Archive for the ‘Art’ Category

The Painted Church

Monday, March 23rd, 2020

During the early part of my career as an architectural photographer I was lucky enough to be asked to do the photography for both the 1066: English Romanesque Art exhibition at the Hayward Gallery in 1984 and the Age of Chivalry: Art in Plantagenet England 1200-1400 exhibition at the Royal Academy in 1987-88. This sparked a life-long interest in medieval art and architecture.

As part of my research before setting out to visit and photograph a new (to me) church one of the websites I would always visit was paintedchurch.org, Medieval Wall Painting in the English Parish Church, a labour of love put together by Anne Marshall over a period of some 18 years. It featured detailed academic articles on several themes of medieval wall painting as well as articles on hundreds of individual paintings in hundreds of parish churches. I was very disappointed when it disappeared from the internet in 2018.

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The Watts Gallery and Chapel

Monday, August 19th, 2019

The Watts Gallery, Artists’ Village and Chapel lies on the edge of the village of Compton, just a couple of miles outside Guildford. The gallery is a celebration of the work of George Frederick Watts and his wife Mary. They married when he was 69 and she just 36. They moved to their house in Compton in 1891.

In 1895 Mary started teaching local people to model in clay and established a pottery business which became the Compton Potters’ Arts Guild. Between 1895 and 1904 Mary and the villagers worked on building the Watts Chapel. The chapel is a strange mix of Art Nouveau, Celtic revival and Romanesque. The exterior of the chapel is decorated with terracotta reliefs while the interior is a riot of painted stucco decoration. George Watts lived just long enough to see the chapel completed.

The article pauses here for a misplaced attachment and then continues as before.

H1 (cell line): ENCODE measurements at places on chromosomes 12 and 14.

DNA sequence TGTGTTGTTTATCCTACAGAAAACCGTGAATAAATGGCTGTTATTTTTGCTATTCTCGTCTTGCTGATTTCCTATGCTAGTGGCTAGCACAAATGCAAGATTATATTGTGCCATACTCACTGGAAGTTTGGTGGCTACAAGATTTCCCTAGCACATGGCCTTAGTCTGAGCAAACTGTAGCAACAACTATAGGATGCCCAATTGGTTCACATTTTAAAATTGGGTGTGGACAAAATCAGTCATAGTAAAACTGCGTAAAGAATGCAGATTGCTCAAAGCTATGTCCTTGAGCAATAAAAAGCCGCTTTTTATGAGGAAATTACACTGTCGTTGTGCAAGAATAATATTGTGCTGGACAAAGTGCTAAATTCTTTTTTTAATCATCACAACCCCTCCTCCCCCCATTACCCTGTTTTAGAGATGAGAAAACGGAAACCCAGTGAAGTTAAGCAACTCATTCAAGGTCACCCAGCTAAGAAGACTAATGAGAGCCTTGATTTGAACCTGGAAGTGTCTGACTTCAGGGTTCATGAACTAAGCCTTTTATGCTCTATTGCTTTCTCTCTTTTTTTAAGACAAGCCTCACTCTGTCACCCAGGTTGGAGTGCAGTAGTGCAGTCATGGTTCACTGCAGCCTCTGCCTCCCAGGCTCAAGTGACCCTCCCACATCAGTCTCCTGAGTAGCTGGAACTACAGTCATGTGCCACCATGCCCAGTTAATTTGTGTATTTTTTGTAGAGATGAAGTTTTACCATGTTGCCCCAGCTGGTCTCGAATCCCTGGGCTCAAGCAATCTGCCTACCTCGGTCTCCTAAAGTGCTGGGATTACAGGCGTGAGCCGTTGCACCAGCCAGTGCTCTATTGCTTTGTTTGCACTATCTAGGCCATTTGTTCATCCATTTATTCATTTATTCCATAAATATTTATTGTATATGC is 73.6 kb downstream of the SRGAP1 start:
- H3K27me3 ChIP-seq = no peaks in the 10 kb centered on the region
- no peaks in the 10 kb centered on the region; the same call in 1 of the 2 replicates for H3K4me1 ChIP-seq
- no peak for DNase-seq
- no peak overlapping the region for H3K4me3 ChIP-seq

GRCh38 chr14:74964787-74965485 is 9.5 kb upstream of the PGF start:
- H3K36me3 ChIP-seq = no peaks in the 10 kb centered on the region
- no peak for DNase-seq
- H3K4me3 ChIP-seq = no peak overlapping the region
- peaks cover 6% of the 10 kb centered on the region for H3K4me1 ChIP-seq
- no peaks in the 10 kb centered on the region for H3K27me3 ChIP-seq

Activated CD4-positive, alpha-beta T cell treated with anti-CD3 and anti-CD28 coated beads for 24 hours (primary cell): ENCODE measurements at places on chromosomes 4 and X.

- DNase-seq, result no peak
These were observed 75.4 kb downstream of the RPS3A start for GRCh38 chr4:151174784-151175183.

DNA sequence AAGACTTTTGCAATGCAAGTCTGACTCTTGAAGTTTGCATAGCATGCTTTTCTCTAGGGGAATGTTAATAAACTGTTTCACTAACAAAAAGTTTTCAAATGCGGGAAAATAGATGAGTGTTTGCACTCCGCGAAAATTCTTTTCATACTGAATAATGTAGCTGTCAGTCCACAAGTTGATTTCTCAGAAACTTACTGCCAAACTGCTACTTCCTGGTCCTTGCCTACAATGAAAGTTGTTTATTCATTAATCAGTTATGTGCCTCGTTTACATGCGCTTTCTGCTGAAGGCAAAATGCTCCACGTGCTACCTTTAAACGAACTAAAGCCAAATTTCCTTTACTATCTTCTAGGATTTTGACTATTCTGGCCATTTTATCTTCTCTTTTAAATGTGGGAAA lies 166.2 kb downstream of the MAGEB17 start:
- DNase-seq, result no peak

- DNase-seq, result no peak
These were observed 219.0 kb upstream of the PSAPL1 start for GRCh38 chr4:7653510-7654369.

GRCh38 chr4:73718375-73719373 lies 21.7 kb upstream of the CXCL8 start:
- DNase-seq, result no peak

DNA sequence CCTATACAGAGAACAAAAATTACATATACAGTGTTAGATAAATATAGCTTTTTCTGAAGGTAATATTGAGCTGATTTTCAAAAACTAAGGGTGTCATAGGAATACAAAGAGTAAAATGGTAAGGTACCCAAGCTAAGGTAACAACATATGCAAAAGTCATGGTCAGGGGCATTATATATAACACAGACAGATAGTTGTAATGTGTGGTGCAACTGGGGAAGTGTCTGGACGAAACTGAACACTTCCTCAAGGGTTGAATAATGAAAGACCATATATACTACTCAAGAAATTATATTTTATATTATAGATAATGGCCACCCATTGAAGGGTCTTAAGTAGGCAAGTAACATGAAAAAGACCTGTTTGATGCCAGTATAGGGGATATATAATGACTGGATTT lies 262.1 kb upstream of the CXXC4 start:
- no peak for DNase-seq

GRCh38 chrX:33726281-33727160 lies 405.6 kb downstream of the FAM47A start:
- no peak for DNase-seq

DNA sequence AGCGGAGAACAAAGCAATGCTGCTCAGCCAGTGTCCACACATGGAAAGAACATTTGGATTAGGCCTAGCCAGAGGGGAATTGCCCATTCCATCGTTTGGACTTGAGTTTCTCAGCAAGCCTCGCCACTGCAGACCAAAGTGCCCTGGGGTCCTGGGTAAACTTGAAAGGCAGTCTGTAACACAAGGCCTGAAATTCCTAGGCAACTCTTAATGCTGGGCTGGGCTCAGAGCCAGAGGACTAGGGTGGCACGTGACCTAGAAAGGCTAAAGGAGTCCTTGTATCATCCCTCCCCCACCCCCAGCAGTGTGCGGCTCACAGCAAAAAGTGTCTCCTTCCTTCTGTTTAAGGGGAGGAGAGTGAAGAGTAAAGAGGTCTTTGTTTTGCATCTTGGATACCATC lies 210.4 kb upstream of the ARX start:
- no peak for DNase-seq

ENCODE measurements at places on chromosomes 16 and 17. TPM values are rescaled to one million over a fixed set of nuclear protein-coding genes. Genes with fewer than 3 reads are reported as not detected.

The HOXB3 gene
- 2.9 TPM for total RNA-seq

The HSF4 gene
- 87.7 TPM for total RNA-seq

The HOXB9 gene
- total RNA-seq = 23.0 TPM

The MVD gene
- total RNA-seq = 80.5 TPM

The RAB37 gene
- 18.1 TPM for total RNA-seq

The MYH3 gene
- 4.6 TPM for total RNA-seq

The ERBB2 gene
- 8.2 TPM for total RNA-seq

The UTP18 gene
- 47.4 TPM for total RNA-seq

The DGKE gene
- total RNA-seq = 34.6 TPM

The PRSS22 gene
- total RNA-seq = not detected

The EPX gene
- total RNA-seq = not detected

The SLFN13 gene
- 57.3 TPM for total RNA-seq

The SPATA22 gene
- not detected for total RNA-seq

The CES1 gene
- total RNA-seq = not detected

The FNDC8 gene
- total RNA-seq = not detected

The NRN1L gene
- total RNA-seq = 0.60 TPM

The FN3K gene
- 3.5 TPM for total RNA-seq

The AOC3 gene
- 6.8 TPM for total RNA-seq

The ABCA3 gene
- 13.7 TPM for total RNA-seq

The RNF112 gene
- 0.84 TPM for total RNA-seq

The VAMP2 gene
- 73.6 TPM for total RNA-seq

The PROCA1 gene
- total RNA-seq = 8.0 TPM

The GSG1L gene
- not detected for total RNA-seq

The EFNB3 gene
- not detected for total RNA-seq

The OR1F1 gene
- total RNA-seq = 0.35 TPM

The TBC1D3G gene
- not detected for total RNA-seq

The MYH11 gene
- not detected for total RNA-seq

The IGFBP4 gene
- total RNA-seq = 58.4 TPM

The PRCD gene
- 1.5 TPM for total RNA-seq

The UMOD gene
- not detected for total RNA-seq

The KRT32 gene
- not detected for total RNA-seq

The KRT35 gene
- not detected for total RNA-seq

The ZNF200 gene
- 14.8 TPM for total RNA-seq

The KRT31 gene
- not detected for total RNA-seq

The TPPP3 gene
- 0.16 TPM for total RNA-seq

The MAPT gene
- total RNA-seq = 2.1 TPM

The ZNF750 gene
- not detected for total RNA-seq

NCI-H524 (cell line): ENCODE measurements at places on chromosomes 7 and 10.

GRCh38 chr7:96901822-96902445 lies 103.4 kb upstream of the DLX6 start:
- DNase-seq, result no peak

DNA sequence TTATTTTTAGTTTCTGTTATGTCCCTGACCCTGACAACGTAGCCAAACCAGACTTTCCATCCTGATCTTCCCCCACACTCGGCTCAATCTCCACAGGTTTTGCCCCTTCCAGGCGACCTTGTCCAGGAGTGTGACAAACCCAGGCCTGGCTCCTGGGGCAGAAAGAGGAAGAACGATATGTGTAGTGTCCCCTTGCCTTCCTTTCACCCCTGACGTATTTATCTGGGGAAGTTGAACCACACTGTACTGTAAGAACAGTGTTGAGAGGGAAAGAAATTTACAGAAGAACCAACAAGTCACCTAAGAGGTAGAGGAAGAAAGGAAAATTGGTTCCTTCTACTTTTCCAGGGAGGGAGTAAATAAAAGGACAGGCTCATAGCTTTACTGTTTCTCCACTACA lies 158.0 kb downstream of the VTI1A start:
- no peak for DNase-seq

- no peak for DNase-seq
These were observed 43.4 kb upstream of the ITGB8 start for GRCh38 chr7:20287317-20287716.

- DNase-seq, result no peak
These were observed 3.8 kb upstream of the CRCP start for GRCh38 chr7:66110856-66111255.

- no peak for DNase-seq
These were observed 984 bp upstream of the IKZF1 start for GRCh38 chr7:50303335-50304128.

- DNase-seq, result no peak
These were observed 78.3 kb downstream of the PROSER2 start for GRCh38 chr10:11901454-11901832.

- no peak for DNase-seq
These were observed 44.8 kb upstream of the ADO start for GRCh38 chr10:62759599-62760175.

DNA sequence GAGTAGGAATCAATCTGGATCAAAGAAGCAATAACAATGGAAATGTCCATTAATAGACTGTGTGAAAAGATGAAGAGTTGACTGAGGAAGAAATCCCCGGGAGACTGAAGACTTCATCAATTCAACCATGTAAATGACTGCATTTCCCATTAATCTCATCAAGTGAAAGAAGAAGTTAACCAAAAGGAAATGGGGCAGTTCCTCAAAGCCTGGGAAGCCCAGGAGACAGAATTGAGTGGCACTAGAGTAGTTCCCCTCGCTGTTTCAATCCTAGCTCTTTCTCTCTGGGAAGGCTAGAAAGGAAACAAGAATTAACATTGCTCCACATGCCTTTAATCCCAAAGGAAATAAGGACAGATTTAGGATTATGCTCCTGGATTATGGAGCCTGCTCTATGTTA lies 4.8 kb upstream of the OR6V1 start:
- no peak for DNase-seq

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Open Studio and Red Cross Exhibition

Monday, June 5th, 2017

As part of the Cornwall Open Studio scheme Paul Jackson, an old friend of mine, asked me if I’d show some of my photographs alongside his pots. The last day of the show coincided with opening their garden to the public to raise money for the Red Cross of which Rosie (Paul’s wife) is president of the Cornish branch. The weather started out damp and grey, but by the time the garden opened the sun came out and they had over 200 visitors, raising nearly £2,000. Read more…

The Chagall Windows at All Saints’ Church, Tudeley

Friday, November 18th, 2016

All Saints’ Church at Tudeley in Kent is famous worldwide for its stained glass windows by Russian artist Marc Chagall. The first of these was made in 1967 to commemorate the death of Sarah d’Avigdor-Goldsmid who drowned at the age of 21. When Chagall arrived for the installation of the east window and saw the church, he said, “It’s magnificent. I will do them all.” The last window was installed in 1985, the year of his death. Read more…

St George at St Botolph’s Church, Hardham

Saturday, April 23rd, 2016

Possibly the earliest depiction of St George in England is in the wall paintings at St Botolph’s Church, Hardham in West Sussex which date from the 12th century. Unusually, these paintings don’t show St George and the Dragon, (unless it was once in the space now taken up by the later window in the east wall of the nave). Those that do exist are of St George at the Battle of AntiochSt George before Datian (Diocletian) and St George on the Wheel. Read more…

Ravilious and The Cerne Abbas Giant

Monday, July 13th, 2015

I’ve now been twice to see the Eric Ravilious exhibition at the Dulwich Picture Gallery. I love his work, particularly the watercolours of the chalk downland and chalk hill figures. But I find his depiction of the Cerne Abbas Giant extremely puzzling. The giant is painted brown, rather than gleaming chalk white. Read more…